direction of Rome and Oxford. I am having a pretty sever fight. Have gained the mountain this side of Van Wert. A considerable force of rebel cavalry is now moving to attack me. They have crossed the stream the other side of the town. Scouts report none of our cavalry at Dallas, as I was led to suppose. I would not have advanced so far had I know this sooner. It is now 2 o'clock in the day. I cannot withdraw in the face of so much cavalry without a fight. General Morgan's brigade of cavalry, 700 or 800 strong, is at Villa Rica. I am afraid they may attack me in the rear.
Very respectfully, &c.,
The officer referred to in your dispatch this morning, belonging to General Kilpatrick's command, has not reported to-day, and probably left.
E. M. McCOOK,
VAN WERT, October 10, 1864-6 p. m.
GENERAL; I met Ross' and Ferguson's brigade on the mountains one mile and a half from town. Major Wolfley, THIRD Kentucky Cavalry, drove in their pickets and charged through the town, capturing several prisoners, killing and wounding number of enemy. After considerable fighting he was forced back upon the column which had just reached the top of the mountain. At 2. 30 p. m. Ferguson and Ross attacked me in position; they were both handsomely repulsed. Afterward, charged by the THIRD Brigade, Colonel Atkins commanding, were driven through the town out on the roads to Jacksonville and Cedartown and beyond the right fork of the Euharlee. The cowardice of the rebel cavalry was only equaled by the poor generalships of Ferguson and Ross. General Hood left Van Wert on Saturday with his army at 9 a. m. Lee passed through Van Wert, taking the Cedartown road. Steward came up the old Dallas road and struck the Cedartown road two miles and a half northwest of Van Wert. Hardee's corps and General Cheatham passed through Pumpkin Vine and moved toward Cedartown Sunday morning, leaving Van Wert three miles to his right. Ross'and Ferguson's brigades of rebel cavalry are now in my front. Armstrong cannot be heard from. General Morgan has cavalry brigade encamped somewhere near Villa Rica. The entire rebel army, 36,000 strong, encamped last evening in the neighborhood of Cedartown. General Hood closely questioned the citizens of Van Wert as to the roads leading to Blue Mountain or Oxford; he asked no questions about any other points. I expect that the rebel cavalry in my front will have left by dayLight, when I will scout the country thoroughly in direction of Cedartown and Rome and points on the Coosa south. Prisoner taken to-day reports that General Beauregard crossed the Chattahoochee on Moore's Bridge on Friday last; was escorted by a portion of General Morgan's cavalry to Hood's headquarters, and was expected to assume command yesterday or to-day.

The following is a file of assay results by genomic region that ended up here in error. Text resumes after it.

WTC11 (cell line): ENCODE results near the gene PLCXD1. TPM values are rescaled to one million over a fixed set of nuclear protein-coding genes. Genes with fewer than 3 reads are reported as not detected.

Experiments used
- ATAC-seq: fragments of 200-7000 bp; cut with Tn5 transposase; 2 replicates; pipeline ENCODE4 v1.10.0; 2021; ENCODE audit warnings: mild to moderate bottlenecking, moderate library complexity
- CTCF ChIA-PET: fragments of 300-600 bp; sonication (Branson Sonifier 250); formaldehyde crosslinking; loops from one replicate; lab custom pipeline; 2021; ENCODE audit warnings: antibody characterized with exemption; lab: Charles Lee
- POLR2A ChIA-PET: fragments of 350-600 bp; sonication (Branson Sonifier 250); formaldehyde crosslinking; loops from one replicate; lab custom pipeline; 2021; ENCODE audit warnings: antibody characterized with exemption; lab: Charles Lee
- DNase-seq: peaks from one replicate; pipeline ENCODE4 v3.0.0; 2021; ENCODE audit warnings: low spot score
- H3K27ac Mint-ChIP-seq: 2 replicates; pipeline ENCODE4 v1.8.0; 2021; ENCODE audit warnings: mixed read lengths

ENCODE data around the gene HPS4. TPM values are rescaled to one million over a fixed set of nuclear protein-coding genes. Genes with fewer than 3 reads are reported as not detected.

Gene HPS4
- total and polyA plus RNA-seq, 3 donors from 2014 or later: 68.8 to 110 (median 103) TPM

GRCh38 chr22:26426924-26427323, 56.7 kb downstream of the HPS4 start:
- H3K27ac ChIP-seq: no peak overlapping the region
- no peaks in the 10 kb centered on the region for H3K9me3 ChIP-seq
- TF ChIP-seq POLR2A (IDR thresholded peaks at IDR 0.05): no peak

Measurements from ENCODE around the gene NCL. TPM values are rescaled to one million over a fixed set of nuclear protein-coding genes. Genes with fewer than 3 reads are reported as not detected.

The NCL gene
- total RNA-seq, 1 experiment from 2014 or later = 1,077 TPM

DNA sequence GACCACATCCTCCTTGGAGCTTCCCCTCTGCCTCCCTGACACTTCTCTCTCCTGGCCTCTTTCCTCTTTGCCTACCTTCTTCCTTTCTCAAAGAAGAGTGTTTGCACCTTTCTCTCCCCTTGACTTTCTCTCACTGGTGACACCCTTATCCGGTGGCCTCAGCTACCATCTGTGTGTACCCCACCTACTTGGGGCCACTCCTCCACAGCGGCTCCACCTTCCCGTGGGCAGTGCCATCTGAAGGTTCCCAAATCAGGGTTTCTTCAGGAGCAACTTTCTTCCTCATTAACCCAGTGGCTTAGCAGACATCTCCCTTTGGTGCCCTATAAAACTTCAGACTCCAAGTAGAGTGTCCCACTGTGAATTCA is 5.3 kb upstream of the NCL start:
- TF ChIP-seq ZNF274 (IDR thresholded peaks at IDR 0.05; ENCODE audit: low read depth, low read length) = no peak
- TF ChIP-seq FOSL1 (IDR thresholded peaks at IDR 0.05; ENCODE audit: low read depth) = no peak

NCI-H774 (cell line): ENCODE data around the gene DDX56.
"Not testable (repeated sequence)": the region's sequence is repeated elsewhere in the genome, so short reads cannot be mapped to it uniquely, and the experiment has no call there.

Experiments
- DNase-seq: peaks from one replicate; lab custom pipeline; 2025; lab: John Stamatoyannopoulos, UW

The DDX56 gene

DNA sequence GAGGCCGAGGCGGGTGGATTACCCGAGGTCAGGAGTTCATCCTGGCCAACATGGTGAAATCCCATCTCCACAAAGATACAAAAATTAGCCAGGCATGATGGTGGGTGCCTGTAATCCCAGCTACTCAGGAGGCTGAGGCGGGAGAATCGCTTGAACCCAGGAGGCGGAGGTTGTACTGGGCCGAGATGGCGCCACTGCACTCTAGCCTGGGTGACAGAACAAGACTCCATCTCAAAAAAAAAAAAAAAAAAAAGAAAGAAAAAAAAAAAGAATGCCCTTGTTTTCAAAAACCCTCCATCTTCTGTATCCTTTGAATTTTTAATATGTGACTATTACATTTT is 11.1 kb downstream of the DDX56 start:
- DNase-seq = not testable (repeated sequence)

Very respectfully, &c.,
Brigadier-General ELLIOTT, and